Ferran Adrià and The Family Meal

A few weeks ago, I attended a book talk and signing with Ferran Adrià in London at Vinopolis.  He was promoting his brand new cookbook, The Family Meal: Home Cooking with Ferran Adrià, published by Phaidon Press – one of my most favorite book publishers, especially for cookbooks.  (Other favorites include Breakfast, Lunch, Tea by Rose Carrarini of Paris’s Rose Bakery; 1080 Recipes, an encyclopedia of classic Spanish recipes; and, not from Phaidon but still great, The Art of Simple Food by Alice Waters.)

The Family Meal is a total break from the series of elBulli cookbooks and contains recipes for the family meals that the staff at the restaurant ate (putting that in the past tense is extremely sad for me, since my friend Jessie and I have been dreaming and planning to eat at elBulli since we were about 15 years old, and now it is closed).  Ferran explained that a number of years ago he decided it was ridiculous that the staff at one of the top restaurants in the world did not eat well themselves.  So he set out to systematize the entire family meal process.  They developed a rotating menu of three course meals consisting of an appetizer, main and dessert.  And then, having done all this work, Ferran considered how to share the knowledge with others.  The obvious audience was other restaurants, but it became clear that the criteria for family meals – low cost, easy to prepare, nutritious – were much more widely applicable.

The book is divided into a few sections – each with stunning photography and beautiful layout, as one would expect from Phaidon – beginning with tips for professional kitchens and at-home cooks, including lists of kitchen essentials, then moving on to basic recipes for sauces and stocks, before getting to the crux of the matter: the meals themselves.  Each one is presented as its own menu, with a handy timeline that shows when you should begin each part of the preparation, and a list of ingredients/elements broken down by what to buy fresh, and what to do in advance.  You can also obviously mix and match the recipes on your own.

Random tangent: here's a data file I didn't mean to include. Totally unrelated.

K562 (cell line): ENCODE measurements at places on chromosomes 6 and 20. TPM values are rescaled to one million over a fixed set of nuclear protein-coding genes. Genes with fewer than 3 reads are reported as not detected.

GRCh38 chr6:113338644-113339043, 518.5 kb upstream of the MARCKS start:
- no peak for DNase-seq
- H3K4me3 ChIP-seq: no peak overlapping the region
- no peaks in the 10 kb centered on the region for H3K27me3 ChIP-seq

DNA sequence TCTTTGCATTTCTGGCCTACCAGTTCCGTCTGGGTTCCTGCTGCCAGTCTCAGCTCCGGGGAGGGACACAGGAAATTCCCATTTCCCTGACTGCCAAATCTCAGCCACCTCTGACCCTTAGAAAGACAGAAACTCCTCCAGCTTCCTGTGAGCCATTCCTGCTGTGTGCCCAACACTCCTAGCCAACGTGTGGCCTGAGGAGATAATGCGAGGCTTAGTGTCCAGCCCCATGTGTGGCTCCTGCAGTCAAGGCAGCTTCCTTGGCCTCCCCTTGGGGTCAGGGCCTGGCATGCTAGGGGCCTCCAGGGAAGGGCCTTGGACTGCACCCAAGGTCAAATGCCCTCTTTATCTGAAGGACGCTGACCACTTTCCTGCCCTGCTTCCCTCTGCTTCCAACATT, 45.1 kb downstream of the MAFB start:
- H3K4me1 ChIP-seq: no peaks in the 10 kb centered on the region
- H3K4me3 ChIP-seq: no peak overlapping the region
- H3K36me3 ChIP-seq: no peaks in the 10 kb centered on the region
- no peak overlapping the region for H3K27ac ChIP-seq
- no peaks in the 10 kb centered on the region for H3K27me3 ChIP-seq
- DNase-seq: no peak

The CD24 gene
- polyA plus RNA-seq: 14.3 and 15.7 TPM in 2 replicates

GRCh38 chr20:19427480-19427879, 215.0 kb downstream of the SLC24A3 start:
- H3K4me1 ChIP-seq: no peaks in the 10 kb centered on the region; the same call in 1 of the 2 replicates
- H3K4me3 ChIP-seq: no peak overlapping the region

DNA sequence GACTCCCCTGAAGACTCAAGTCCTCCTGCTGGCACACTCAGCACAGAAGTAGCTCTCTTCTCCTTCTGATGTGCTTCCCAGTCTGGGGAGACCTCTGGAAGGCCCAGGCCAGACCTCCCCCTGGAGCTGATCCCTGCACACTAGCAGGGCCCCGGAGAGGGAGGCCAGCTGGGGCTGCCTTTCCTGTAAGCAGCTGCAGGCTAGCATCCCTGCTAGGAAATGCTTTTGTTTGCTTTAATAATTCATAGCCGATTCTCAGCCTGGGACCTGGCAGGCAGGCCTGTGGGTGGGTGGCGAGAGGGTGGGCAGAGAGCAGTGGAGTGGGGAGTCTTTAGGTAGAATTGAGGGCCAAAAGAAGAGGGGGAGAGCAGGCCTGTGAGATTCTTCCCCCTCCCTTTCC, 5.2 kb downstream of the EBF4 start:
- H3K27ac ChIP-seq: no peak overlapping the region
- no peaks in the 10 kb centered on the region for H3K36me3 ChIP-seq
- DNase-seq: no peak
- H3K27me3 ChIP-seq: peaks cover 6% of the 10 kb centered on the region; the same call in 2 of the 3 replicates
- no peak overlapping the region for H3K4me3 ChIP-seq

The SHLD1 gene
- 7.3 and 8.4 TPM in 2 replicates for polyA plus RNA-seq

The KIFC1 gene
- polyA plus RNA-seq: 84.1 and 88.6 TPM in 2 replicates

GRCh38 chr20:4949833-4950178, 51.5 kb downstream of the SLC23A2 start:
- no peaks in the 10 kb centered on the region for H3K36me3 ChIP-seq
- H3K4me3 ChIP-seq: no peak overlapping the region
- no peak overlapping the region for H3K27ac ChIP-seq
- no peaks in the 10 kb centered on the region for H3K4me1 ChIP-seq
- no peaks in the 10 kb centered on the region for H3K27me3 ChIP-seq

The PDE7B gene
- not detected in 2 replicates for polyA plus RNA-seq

At the book talk, Ferran, who spoke via a translator, asked “Why is it that every cookbook provides recipes for four people?  By far the most common number to cook for is two, not four.”  Accordingly, each recipe in Family Meal includes quantities for 2, 6, 20 and 75 people, to accommodate both private and professional users.  In order to ensure that each recipe could be scaled down, and that each would be easily replicated no matter the location, Ferran and his team engaged in a rigorous research and refinement phase.  Every recipe was tested, and tested again, until the quantities and instructions were exactly right.  If any ingredient was deemed too local, and not easily found in supermarkets around the world, it was discarded.  And, the cost per head had to be about $2-3 (editor’s note: if you live in New York and shop at Whole Foods, this will not actually work out).

The first recipe I tried from Family Meal (and the only one so far, but stay tuned) was grilled lettuce hearts with a mint dressing.

Ingredients (for 2):

  • 2 lettuce hearts (such as Little Gem, but I used Romaine, and the recipe says you can also use endive)
  • 8 sprigs fresh mint
  • 1 tsp wholegrain mustard (my favorite is Maille)
  • 1 tbsp Sherry vinegar
  • 1 egg yolk
  • 6 tbsp olive oil, plus extra for frying

For the dressing, combine the mint, mustard, vinegar and egg yolk in a tall beaker or glass and add the olive oil while beating with a hand-held blender until the mint is finely chopped, then season with salt.  If you don’t have a hand held blender (like me), you can finely chop the mint before hand and use a whisk.

Cut the lettuce hearts in half lengthwise, and quickly grill in a skillet with a little oil and salt until crispy.  Top with dressing and serve immediately.

As per usual, my dinner was something of a last minute affair, so I did not have time to make the veal with red wine and mustard and chocolate mousse that accompany the lettuce in the book.  Instead, I paired it with an easy favorite from 1080 Recipes – Spanish tortilla, which is like a potato omelette, bought some good prosciutto, whipped up a cheese plate with a few items from Saxelby’s Cheesemongers and cracked open a bottle of white: Le Petit Saint Jacques from Pays d’Oc courtesy of my neighborhood go-to September Wines.  For dessert, we drank Hudson Bay Baby Bourbon from Tuthilltown Spirits and munched on yummy peanut-sea salt chocolate from Green & Black’s.

Et voilà.

dinner is served